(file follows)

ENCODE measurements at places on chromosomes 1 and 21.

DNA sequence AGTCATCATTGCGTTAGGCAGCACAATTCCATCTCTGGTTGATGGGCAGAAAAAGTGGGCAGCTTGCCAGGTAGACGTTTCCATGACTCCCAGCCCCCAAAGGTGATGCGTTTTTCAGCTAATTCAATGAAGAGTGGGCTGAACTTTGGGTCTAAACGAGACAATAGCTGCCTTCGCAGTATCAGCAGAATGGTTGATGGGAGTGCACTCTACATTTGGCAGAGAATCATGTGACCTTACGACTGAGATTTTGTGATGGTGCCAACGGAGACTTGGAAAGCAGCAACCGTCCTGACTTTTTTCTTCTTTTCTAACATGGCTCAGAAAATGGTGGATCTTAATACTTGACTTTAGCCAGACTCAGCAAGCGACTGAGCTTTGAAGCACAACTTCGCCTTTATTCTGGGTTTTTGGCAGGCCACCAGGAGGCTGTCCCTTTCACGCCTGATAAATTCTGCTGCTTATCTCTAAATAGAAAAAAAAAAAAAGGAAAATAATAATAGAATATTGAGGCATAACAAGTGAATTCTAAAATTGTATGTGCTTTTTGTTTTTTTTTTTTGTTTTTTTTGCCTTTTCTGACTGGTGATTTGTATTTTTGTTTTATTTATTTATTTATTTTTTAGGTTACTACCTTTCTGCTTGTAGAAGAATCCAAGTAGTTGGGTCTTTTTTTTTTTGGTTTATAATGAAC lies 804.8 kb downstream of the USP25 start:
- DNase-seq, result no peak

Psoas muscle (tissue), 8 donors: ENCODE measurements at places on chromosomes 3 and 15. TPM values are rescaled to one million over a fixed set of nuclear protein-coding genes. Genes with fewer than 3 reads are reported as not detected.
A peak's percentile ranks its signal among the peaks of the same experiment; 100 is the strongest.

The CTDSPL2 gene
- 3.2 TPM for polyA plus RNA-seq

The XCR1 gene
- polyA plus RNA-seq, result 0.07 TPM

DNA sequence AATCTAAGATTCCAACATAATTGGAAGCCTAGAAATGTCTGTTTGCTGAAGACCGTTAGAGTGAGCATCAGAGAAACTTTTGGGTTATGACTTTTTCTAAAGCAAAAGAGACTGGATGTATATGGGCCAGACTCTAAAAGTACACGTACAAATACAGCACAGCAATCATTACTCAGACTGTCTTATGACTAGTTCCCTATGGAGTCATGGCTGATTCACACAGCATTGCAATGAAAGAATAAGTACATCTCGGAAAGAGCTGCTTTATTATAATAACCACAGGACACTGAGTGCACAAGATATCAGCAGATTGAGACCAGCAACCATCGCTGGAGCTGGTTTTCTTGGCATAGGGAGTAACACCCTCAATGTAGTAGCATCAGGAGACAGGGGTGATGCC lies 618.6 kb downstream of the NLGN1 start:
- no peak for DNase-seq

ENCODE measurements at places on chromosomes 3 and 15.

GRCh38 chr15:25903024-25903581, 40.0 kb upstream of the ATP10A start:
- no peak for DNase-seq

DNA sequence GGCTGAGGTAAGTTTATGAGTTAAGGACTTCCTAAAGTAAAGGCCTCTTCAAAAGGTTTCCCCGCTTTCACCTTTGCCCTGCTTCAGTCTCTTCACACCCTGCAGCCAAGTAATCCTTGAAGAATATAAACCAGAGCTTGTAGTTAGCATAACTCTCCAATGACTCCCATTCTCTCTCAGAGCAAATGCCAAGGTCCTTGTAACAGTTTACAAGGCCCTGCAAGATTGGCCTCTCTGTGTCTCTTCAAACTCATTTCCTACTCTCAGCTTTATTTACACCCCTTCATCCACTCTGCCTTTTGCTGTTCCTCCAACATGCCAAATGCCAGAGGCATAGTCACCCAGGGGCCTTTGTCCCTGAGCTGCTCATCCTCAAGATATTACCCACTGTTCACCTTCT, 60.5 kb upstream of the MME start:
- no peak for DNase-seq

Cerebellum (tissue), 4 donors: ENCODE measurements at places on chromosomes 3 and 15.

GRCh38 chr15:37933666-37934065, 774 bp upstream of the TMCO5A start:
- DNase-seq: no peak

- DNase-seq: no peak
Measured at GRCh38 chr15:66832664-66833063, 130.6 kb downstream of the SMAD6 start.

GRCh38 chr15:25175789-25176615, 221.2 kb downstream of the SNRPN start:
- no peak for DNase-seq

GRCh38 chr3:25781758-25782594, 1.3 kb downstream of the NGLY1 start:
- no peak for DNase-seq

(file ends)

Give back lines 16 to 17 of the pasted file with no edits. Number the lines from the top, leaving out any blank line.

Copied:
- no peak for DNase-seq

Cerebellum (tissue), 4 donors: ENCODE measurements at places on chromosomes 3 and 15.